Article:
The cinematic event Memoria is an experience so poetic and profound, it left acclaimed film critic Justin Chang bowing down in front of the screen in what he described as a “quasi-religious posture that cinema at its most rapturous can inspire.” Even as this description earned the longtime stalwart of the LA Times some ribbing online, this is about as good of an entry point as one could get to understanding this film's impact.
Making meticulous use of sound to create an evocative experience, the dedicated auteur that is director and screenwriter Apichatpong Weerasethakul has created another work of art. It washes over you with a patient sense of grace, gently building to a finale as emotionally overwhelming as it is existentially Earth-shattering. (Big words for a big movie!)
It's also a film that had an uncertain future as its release hung out in limbo for a good, long while. Following its premiere at last year's Cannes Film Festival, the film's distributor Neon initially announced it would release in theaters as part of a "Never-Ending Theatrical Tour." The idea was to eschew the traditional theatrical rollout of multiple venues at the same time and instead go city by city, screen by screen as part of a "deliberate and methodical approach" of showing in front of "one solitary audience at any given time." It also was said the film would "not become available on DVD, on-demand, or streaming platforms."
Such plans were supposed to start in New York and move from there. They have since expanded to have more locations at the same time following criticism that the rollout would limit who could experience it. Some expressed support for its commitment to the theatrical experience—New York Times film critic A.O. Scott argued in his piece "Is Moviegoing Undemocratic" that "there is something beautiful, even utopian in the idea that another way of looking is possible."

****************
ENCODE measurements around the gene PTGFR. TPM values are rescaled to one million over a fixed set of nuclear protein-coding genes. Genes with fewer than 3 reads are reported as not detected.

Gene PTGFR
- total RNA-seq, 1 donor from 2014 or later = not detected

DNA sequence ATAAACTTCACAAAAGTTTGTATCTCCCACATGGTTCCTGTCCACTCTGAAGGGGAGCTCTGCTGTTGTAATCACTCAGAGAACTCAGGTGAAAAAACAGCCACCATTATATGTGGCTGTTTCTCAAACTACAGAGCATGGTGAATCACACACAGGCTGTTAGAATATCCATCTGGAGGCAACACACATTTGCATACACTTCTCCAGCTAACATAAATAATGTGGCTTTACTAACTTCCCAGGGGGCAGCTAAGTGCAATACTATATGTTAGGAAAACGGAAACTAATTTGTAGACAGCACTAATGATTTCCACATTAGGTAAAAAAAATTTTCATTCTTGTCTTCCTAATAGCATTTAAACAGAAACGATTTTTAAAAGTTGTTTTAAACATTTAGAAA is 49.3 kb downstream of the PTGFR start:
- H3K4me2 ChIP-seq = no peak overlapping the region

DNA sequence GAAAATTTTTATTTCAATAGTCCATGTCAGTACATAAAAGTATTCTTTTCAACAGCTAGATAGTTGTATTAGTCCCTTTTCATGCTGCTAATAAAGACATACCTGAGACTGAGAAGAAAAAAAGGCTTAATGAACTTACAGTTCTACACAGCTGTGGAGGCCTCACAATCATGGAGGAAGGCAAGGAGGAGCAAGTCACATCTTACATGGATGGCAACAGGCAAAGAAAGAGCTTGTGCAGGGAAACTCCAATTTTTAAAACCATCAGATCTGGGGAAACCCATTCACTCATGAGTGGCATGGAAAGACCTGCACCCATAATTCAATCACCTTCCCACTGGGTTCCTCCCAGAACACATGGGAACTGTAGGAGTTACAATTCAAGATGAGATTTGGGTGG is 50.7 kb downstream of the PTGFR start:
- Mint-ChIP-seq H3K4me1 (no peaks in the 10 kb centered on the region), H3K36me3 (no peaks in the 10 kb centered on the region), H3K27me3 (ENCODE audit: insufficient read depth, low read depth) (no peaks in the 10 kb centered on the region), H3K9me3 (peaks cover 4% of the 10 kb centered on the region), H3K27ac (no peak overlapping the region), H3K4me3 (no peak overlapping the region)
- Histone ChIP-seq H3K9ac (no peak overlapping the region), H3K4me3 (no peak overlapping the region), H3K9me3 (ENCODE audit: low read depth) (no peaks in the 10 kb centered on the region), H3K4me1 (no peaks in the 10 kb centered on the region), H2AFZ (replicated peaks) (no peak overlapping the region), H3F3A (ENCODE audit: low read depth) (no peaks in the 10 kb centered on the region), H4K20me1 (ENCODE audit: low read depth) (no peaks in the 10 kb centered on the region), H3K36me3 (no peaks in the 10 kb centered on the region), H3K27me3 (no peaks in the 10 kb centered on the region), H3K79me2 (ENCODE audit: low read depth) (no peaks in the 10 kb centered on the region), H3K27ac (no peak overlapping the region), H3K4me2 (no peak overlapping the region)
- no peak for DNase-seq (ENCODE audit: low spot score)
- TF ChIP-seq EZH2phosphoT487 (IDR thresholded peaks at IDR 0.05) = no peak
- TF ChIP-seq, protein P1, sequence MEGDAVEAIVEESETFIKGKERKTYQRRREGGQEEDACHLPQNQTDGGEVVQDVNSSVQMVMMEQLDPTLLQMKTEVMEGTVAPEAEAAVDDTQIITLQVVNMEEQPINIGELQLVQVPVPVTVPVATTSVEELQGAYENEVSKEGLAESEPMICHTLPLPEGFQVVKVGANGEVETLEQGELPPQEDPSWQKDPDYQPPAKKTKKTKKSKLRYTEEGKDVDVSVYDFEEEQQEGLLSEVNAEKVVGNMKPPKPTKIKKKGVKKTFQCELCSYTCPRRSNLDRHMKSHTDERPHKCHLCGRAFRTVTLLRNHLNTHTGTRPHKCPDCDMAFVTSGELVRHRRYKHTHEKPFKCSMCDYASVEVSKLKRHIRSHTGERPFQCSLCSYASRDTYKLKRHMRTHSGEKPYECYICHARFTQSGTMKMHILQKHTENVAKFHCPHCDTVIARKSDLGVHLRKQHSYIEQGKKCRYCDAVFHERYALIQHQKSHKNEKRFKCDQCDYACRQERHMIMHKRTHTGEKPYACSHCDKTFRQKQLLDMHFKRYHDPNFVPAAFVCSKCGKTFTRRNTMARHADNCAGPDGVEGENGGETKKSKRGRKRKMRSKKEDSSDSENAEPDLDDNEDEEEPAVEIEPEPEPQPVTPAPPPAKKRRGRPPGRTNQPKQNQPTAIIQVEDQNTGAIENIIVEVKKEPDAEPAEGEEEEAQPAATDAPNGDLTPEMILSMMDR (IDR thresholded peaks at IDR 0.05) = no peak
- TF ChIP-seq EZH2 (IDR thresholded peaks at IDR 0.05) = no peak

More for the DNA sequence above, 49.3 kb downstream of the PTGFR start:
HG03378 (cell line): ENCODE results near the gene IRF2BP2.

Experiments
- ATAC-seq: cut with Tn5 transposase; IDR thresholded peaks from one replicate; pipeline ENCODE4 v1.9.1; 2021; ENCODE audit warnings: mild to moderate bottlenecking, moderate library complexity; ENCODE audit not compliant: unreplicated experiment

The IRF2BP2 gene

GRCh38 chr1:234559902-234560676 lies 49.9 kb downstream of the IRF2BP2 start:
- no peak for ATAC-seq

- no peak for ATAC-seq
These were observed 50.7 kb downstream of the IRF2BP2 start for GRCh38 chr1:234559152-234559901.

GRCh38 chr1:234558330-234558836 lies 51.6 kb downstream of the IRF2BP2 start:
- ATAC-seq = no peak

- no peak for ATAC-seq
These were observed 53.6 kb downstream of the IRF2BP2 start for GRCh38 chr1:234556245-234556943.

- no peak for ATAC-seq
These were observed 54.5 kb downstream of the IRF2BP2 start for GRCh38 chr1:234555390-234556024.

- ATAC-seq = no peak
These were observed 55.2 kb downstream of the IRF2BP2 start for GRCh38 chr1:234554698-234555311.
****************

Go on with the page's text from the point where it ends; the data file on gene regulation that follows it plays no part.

With all that in mind, it is wonderful to finally see this film get a release that maintains the value of experiencing it in-person but with a wider reach than before. Having seen it twice now, regrettably from the confines of my home, I wish I could have experienced it for the first time on the big screen in a theater. This is because it's a film unbound by its nonlinear story. It's about the sensory experience of sound and memory that haunts Tilda Swinton's Jessica, who wakes up one night after hearing "a rumble from the core of the Earth."
Any other details about how this all unfolds you should experience yourself—with an open mind and a willingness to give yourself over to the frequency of the film. The way Weerasethakul weaves emotion through impressionistic and transgressive presentation couldn't be more masterful. This was true in his other films, such as the unconventional ghost story Uncle Boonmee Who Can Recall His Past Lives, the elusive Mekong Hotel, the humid and sexy Tropical Malady, and the surreal Cemetery of Splendor. All of these are also worth checking out.
If any of this sounds intimidating, don't let that deter you. You don't need to have seen anything previously made by Weerasethakul to find value here. The experience is relaxing—I felt a deep sense of care and confidence in every frame. Mysterious and dreamlike, it dug its way deeper into my subconscious the longer I spent with it. Even moments that seem disconnected, like when we see an extended musical performance in a room that Jessica pokes her head into, feel so alive that it's easy to get swept up.
As to whether the film offers any revelations about the recurring sound that is central to the story, that's open to interpretation. (Weerasethakul delightfully seems to turn the question into a cosmic joke.) In the end, it's a film worth seeking out, not just because it's a gift to get to see it finally but because you deserve to experience it with all of its idiosyncrasies on full display.
You can see Memoria starting Fri April 22 at Cinema 21.